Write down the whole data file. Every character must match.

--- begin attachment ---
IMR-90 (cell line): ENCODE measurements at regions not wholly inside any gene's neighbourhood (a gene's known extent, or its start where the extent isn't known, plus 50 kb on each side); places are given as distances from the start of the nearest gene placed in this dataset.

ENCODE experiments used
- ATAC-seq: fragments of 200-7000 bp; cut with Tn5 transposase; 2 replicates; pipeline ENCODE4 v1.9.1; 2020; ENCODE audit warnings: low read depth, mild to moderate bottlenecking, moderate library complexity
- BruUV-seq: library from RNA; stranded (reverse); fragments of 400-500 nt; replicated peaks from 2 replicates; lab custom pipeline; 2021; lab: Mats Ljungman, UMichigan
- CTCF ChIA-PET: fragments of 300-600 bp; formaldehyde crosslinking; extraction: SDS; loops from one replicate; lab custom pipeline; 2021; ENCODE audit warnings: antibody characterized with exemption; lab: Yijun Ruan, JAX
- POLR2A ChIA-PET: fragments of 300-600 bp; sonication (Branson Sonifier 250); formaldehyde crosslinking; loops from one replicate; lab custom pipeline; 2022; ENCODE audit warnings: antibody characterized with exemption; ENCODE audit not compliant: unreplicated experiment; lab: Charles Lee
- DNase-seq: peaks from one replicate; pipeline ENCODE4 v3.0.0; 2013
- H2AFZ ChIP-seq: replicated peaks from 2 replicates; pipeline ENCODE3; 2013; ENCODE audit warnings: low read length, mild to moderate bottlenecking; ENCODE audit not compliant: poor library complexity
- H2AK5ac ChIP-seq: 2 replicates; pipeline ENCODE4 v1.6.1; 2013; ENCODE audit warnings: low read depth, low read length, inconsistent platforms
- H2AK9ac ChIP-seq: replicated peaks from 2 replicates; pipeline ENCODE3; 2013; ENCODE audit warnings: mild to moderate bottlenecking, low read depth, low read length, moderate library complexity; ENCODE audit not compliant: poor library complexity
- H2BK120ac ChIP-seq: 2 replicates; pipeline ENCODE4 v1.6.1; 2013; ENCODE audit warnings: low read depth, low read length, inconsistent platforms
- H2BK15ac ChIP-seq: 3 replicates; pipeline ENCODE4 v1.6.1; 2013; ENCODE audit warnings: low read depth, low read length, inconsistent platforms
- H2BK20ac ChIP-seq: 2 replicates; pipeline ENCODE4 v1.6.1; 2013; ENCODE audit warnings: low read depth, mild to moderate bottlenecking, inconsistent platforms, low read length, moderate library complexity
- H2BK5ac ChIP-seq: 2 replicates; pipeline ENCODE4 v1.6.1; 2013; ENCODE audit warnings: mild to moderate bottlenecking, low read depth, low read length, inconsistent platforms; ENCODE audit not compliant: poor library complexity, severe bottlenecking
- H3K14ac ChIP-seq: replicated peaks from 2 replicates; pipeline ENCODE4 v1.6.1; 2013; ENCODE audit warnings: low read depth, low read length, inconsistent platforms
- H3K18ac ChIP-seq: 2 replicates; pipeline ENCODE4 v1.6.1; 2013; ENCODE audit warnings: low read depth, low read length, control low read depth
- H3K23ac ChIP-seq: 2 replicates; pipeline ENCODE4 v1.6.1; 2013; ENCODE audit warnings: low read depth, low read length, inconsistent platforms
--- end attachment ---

IMR-90 (cell line): ENCODE measurements at regions not wholly inside any gene's neighbourhood (a gene's known extent, or its start where the extent isn't known, plus 50 kb on each side); places are given as distances from the start of the nearest gene placed in this dataset.

ENCODE experiments used
- ATAC-seq: fragments of 200-7000 bp; cut with Tn5 transposase; 2 replicates; pipeline ENCODE4 v1.9.1; 2020; ENCODE audit warnings: low read depth, mild to moderate bottlenecking, moderate library complexity
- BruUV-seq: library from RNA; stranded (reverse); fragments of 400-500 nt; replicated peaks from 2 replicates; lab custom pipeline; 2021; lab: Mats Ljungman, UMichigan
- CTCF ChIA-PET: fragments of 300-600 bp; formaldehyde crosslinking; extraction: SDS; loops from one replicate; lab custom pipeline; 2021; ENCODE audit warnings: antibody characterized with exemption; lab: Yijun Ruan, JAX
- POLR2A ChIA-PET: fragments of 300-600 bp; sonication (Branson Sonifier 250); formaldehyde crosslinking; loops from one replicate; lab custom pipeline; 2022; ENCODE audit warnings: antibody characterized with exemption; ENCODE audit not compliant: unreplicated experiment; lab: Charles Lee
- DNase-seq: peaks from one replicate; pipeline ENCODE4 v3.0.0; 2013
- H2AFZ ChIP-seq: replicated peaks from 2 replicates; pipeline ENCODE3; 2013; ENCODE audit warnings: low read length, mild to moderate bottlenecking; ENCODE audit not compliant: poor library complexity
- H2AK5ac ChIP-seq: 2 replicates; pipeline ENCODE4 v1.6.1; 2013; ENCODE audit warnings: low read depth, low read length, inconsistent platforms
- H2AK9ac ChIP-seq: replicated peaks from 2 replicates; pipeline ENCODE3; 2013; ENCODE audit warnings: mild to moderate bottlenecking, low read depth, low read length, moderate library complexity; ENCODE audit not compliant: poor library complexity
- H2BK120ac ChIP-seq: 2 replicates; pipeline ENCODE4 v1.6.1; 2013; ENCODE audit warnings: low read depth, low read length, inconsistent platforms
- H2BK15ac ChIP-seq: 3 replicates; pipeline ENCODE4 v1.6.1; 2013; ENCODE audit warnings: low read depth, low read length, inconsistent platforms
- H2BK20ac ChIP-seq: 2 replicates; pipeline ENCODE4 v1.6.1; 2013; ENCODE audit warnings: low read depth, mild to moderate bottlenecking, inconsistent platforms, low read length, moderate library complexity
- H2BK5ac ChIP-seq: 2 replicates; pipeline ENCODE4 v1.6.1; 2013; ENCODE audit warnings: mild to moderate bottlenecking, low read depth, low read length, inconsistent platforms; ENCODE audit not compliant: poor library complexity, severe bottlenecking
- H3K14ac ChIP-seq: replicated peaks from 2 replicates; pipeline ENCODE4 v1.6.1; 2013; ENCODE audit warnings: low read depth, low read length, inconsistent platforms
- H3K18ac ChIP-seq: 2 replicates; pipeline ENCODE4 v1.6.1; 2013; ENCODE audit warnings: low read depth, low read length, control low read depth
- H3K23ac ChIP-seq: 2 replicates; pipeline ENCODE4 v1.6.1; 2013; ENCODE audit warnings: low read depth, low read length, inconsistent platforms